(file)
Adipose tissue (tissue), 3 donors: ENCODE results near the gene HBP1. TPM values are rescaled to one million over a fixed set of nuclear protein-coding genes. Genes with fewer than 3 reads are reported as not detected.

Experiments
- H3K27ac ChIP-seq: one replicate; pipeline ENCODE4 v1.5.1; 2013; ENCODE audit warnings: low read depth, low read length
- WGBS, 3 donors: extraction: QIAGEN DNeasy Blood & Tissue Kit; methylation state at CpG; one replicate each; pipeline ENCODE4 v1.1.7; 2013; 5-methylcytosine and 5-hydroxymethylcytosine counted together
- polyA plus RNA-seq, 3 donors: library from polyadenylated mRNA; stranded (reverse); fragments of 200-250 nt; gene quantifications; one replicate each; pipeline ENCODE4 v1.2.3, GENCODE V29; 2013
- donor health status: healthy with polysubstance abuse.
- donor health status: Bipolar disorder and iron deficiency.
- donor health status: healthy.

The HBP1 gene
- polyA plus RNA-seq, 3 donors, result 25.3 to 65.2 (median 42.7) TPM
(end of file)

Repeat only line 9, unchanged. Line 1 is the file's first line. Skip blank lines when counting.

The HBP1 gene